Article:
*Warning: Some Spoilers*
Bravo, the cable channel where “queer” has more often than not been synonymous with “gay men,” finally has something to offer those who object to the self-styled lesbian-and-gay-friendly network’s paucity of lesbians: their new summer docudrama Work Out stars lesbian Jackie Warner. Not only is this woman out–and in a visible relationship–she’s in charge.
Jackie Warner, 37, owns and operates Sky Sport and Spa, an exclusive rooftop sports medicine and fitness facility in Beverly Hills. With a 360 degree view of Los Angeles and its environs, the scenery competes for attention with the hard bodies and beautiful faces within. And it’s all her baby.
Confident, skilled, and determined, Warner’s stated goal is to build the best team of trainers possible to help create a place that changes people’s lives for the better. Like their buff, blonde, and tan boss, the seven trainers featured in Work Out are textbook examples of L.A.’s beautiful people. The four men and three women range in age from 25 to 43 and run the gamut of the Kinsey scale—from ladies man Brian, to “flirts with everyone” Rebecca, to gay men Doug and Jesse.
Reality shows and docudramas routinely feature stereotypically good-looking participants and depict them with hair and makeup intact even when engaged in an activity (hiking up a mountain, building a house) anyone else would look, at best, disheveled while doing. Work Out doesn’t have to worry about such incongruities, since it’s expected that employees at such a place would have toned (and in L.A., tan) bodies. In addition, though, this series films the trainers and clients as they sweat, grunt, and strain for those bodies. Yes, it really does take work, on and off the camera.
The women work it as much as the guys, and in fact, Rebecca, 30, and a former competitor on The Amazing Race, wins the boot camp fitness competition among the trainers in the second episode. Strong women, good. Much of the strength we see, though, is in Jackie herself.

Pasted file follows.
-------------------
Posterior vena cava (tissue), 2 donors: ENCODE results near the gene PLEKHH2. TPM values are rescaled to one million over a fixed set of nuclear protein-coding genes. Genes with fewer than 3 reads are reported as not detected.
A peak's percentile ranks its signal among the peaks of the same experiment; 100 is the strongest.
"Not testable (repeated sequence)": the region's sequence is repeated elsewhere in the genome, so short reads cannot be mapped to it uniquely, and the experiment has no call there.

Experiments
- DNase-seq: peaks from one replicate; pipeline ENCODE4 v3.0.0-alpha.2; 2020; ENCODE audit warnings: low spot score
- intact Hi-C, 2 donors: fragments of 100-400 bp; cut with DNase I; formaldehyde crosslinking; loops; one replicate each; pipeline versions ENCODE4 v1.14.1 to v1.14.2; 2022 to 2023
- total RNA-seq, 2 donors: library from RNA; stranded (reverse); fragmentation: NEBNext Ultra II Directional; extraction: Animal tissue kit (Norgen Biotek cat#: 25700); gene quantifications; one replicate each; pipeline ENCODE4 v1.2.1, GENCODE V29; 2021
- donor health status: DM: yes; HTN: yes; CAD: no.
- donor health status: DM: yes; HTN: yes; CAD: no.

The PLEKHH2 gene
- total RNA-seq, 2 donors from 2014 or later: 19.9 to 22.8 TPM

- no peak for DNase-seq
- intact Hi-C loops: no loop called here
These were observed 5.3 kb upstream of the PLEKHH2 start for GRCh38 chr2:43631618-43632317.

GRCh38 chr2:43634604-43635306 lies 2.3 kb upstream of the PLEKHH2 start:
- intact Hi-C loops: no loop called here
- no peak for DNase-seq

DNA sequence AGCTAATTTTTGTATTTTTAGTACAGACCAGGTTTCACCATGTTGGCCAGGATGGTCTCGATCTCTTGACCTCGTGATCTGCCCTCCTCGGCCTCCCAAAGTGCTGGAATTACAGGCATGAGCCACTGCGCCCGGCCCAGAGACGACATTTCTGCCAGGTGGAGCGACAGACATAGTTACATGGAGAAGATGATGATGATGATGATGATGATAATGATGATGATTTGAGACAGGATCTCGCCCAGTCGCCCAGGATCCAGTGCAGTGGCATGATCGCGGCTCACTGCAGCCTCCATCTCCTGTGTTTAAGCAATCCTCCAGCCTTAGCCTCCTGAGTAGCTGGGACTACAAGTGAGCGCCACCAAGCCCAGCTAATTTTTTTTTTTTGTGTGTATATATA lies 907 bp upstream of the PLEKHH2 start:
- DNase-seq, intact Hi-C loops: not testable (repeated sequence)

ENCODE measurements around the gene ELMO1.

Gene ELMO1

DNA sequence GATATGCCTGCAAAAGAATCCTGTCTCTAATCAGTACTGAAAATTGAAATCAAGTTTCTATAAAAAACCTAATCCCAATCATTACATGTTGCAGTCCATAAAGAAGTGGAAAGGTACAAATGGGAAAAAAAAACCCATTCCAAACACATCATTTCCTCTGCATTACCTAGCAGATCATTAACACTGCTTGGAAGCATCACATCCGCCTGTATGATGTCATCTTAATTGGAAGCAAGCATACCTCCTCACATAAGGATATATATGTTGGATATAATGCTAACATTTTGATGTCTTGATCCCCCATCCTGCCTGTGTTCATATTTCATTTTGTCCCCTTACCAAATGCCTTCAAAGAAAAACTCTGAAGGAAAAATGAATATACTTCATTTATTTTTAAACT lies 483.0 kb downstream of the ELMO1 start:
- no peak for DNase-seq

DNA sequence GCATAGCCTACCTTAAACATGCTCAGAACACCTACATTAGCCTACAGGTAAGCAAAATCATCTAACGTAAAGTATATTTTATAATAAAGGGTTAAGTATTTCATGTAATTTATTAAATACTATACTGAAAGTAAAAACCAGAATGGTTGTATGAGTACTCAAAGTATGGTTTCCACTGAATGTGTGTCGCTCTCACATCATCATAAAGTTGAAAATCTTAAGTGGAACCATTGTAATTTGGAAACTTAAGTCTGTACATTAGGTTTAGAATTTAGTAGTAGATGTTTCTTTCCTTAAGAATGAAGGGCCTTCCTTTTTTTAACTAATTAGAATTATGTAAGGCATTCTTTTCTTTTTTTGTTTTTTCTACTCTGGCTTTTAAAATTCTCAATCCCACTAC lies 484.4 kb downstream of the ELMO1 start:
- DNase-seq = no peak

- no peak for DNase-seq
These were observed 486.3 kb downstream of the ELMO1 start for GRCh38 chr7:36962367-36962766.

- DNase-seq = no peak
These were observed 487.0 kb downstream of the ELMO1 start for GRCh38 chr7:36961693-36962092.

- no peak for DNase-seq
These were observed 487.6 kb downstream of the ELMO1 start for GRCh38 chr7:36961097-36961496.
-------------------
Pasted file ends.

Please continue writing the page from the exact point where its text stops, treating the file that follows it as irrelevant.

Jackie Warner knows her stuff: fitness, wellness, motivation, and discipline. She insists the trainers follow her lead, declaring “My place, my rules.” This sets the scene for plenty of conflict, especially between Warner and headstrong Brian, aka Peeler (“If you want to peel those pounds away, ask for Peeler,” he boasts).
She is continually frustrated that Brian, 27, doesn’t train the way she has instructed, and he’s angry when she corrects his technique in front of a client. Testosterone clichés are alive and well, as we soon see him furiously pumping iron after that encounter.
Jackie decides to hire a new trainer in case she needs to replace Brian and conducts the training part of the interviews in the gym, in front of everyone. Threatened by this, Brian tries to bond with Jackie–by inviting her to a strip club. Jackie’s astonished that Brian can be so clueless as to assume that just because she’s a lesbian, she would enjoy such an outing.
Though Brian is the largest thorn in Jackie’s side at the gym, Work Out also shows dyke drama aplenty, thanks to the coverage of Jackie’s relationship with her passionate, quick to anger, and jealous girlfriend, Mimi. Together for nearly four years, the couple is now learning to deal with Jackie’s increased concentration on her business: Mimi feels neglected; Jackie isn’t feeling supported. They fight frequently but make up quickly. Jackie is growing weary of their arguments, but it’s clear she loves Mimi and wants to build a future with her. She even good naturedly deals with her girlfriend’s tendency to bite: “She bites me when she loves me, and she bites me when she’s mad.”